Greater Middle East
Seemingly coordinated attacks left over 140 dead across four countries June 26, in what social media users are dubbing "Bloody Friday." In France, an assailant drove his van into a factory in Saint-Quentin-Fallavier, outside Lyon, causing an explosion that killed 37 and wounded a similar number. His boss, the owner of a delivery firm, was found beheaded alongside flags containing Islamic inscriptions in Arabic. (BBC News) At least 39, mostly foreigners, were killed and nearly as many injured as a lone gunman opened fire on a beach in the Tunisian resort town of Sousse before being gunned down himself. (BBC News) In Somalia, dozens of soldiers were killed as al-Shabaab overran an African Union base in the village of Lego, northwest of Mogadishu, (The Guardian) And an explosion tore through a Shi'ite mosque in Kuwait City after Friday prayers, killing at least eight and wounding several others. (Al Jazeera) The attacks come amid the holy month of Ramadan, and days before the anniversary of the declaration of a "caliphate" by ISIS.
ISIS, retreating before an advance by Kurdish-led forces in northern Syria, launched a new attack on the Kurdish town of Kobani June 25, with a wave of at least three car bombs as well as random shootings of inhabitants, leaving 45 civilians dead. "Groups of ISIS fighters are driving around Kobani's alleys and streets killing civilians," a local Kurdish commander told Rudaw news agency. CNN said ISIS militants disguised as Kurdish fighters infiltrated the town. Eyewitnesses said some gunmen spoke Kurdish and knocked on doors telling locals to come out. "People rushed out and were killed," one resident said. Al Jazeera also reported that ISIS fighters were wearing Kurdish and Free Syrian Army uniforms. Kobani was liberated from an ISIS siege in January after months of heavy fighting. The town became a powerful symbol of resistance, some calling it the "Kurdish Stalingrad."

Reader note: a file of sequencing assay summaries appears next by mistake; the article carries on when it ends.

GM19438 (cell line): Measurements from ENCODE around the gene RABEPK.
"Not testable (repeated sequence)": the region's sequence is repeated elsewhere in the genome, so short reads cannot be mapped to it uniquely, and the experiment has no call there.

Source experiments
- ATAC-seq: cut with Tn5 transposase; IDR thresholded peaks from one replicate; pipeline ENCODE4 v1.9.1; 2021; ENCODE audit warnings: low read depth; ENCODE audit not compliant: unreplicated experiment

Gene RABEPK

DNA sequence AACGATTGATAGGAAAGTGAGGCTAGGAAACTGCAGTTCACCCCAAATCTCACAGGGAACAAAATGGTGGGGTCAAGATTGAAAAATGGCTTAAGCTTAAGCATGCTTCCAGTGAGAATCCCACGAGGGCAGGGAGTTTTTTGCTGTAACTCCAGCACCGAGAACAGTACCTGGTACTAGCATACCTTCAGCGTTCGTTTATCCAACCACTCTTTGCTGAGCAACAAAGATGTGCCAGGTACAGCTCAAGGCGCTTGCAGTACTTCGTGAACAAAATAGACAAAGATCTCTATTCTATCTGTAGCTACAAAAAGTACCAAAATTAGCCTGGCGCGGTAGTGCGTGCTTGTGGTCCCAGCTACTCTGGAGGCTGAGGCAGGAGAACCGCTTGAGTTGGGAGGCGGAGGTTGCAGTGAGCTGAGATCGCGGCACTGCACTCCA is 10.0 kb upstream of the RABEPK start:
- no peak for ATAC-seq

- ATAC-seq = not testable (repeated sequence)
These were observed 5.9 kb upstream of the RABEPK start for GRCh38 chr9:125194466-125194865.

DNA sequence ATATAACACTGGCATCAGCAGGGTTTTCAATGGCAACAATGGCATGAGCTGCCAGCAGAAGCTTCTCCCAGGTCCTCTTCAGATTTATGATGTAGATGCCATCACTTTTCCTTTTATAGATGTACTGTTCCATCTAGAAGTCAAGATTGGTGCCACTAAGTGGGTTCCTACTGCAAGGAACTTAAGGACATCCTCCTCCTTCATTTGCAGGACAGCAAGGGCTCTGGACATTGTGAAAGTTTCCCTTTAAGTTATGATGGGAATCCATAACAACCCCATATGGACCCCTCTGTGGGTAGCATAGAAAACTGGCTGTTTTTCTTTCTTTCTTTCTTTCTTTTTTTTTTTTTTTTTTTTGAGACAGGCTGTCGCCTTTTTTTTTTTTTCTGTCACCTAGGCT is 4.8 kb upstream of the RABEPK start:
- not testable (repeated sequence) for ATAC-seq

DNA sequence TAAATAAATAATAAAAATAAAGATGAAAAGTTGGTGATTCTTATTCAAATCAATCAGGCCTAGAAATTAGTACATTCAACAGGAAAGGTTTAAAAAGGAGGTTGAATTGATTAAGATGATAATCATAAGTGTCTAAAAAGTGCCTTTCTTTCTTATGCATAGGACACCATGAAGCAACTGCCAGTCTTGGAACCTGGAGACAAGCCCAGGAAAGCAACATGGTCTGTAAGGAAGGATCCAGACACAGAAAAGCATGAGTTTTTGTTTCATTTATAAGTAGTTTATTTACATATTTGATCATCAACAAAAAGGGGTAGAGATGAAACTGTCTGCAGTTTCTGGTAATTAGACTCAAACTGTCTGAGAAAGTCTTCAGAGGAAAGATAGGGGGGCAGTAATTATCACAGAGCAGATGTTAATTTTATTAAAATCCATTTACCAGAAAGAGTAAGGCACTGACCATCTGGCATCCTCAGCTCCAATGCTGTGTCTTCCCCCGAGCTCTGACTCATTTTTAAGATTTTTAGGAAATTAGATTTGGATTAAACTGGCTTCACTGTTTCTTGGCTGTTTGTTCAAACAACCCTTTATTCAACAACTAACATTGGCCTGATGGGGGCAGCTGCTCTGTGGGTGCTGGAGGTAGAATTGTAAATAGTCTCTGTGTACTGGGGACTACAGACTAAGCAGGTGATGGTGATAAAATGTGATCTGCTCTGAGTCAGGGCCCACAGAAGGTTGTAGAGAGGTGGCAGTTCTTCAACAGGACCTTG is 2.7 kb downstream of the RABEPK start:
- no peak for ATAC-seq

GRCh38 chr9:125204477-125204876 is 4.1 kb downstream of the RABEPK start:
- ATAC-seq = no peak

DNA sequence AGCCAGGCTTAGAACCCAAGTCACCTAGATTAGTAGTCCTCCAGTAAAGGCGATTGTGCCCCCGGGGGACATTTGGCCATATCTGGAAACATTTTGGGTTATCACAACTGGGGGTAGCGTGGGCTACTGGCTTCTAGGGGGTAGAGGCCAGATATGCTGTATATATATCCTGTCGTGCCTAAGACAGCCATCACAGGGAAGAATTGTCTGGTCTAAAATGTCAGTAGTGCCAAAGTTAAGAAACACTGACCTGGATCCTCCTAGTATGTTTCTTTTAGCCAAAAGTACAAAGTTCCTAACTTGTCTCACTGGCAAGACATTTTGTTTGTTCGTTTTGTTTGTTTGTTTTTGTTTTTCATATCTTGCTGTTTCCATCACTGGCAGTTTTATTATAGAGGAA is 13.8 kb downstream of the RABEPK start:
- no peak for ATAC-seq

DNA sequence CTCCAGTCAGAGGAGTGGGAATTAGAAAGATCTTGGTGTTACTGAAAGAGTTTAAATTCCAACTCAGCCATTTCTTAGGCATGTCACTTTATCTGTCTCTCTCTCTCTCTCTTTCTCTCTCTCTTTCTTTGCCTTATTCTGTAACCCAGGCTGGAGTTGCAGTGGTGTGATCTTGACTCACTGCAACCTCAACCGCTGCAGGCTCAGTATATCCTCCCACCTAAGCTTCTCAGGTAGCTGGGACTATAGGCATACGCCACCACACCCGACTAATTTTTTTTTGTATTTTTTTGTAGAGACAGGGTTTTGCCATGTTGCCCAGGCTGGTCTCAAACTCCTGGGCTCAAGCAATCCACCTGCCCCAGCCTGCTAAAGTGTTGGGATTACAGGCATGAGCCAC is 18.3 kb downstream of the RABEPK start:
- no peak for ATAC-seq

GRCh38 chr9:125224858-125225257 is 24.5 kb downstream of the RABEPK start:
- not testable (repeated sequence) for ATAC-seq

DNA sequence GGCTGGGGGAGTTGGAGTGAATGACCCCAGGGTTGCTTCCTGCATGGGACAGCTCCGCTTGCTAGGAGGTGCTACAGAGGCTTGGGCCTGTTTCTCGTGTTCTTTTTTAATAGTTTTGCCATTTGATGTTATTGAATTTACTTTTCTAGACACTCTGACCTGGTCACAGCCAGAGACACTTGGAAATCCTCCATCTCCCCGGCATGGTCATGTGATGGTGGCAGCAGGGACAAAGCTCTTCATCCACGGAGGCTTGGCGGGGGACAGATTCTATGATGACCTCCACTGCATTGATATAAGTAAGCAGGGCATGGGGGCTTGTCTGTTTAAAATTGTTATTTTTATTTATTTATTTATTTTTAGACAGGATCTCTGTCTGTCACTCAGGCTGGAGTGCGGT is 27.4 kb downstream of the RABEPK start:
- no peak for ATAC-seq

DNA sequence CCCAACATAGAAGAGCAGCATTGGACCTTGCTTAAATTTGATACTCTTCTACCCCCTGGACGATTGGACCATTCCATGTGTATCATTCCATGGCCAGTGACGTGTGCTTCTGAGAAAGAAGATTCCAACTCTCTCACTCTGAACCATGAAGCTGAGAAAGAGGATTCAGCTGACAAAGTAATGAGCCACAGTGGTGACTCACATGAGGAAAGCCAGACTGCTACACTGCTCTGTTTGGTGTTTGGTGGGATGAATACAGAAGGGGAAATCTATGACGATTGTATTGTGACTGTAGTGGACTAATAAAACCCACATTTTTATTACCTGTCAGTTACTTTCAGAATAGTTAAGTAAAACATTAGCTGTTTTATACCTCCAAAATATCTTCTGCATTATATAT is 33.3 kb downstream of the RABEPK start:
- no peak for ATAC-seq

The UN Independent International Commission of Inquiry on the Syrian Arab Republic released a report June 23 stating that both government and rebel forces are targeting civilians in Syria's civil war. The report finds: "Indiscriminate attacks on civilian-inhabited areas are committed across Syria by most, if not all, of the warring parties. The Government, with its superior firepower and control of the skies, inflicts the most damage in its indiscriminate attacks on cities, towns, villages and neighbourhoods not under its control. Non-State armed groups continue to launch attacks on Government-held localities, usually from nearby ground positions, causing civilian deaths and injuries." It also states: "New reports were received of the use of chlorine and/or phosgene gas during attacks on the towns in Idlib governorate, including Saraqib, Sarmin, and Idlib city, in March and April 2015. These incidents are currently under investigation."
A Bahraini court June 16 sentenced prominent Shi'ite leader Sheikh Ali Salman (official profile) to four years in prison for insulting the Interior Ministry, inciting others to break the law, and inciting hatred against Sunnis. Salman, secretary-general of al-Wefaq political opposition group, was arrested in late December for speeches made between 2012 and 2014. Salman was found not guilty of inciting violence and calling for the overthrow of the monarch. Had he been convicted for those offenses, Salman could have faced a life sentence in prison.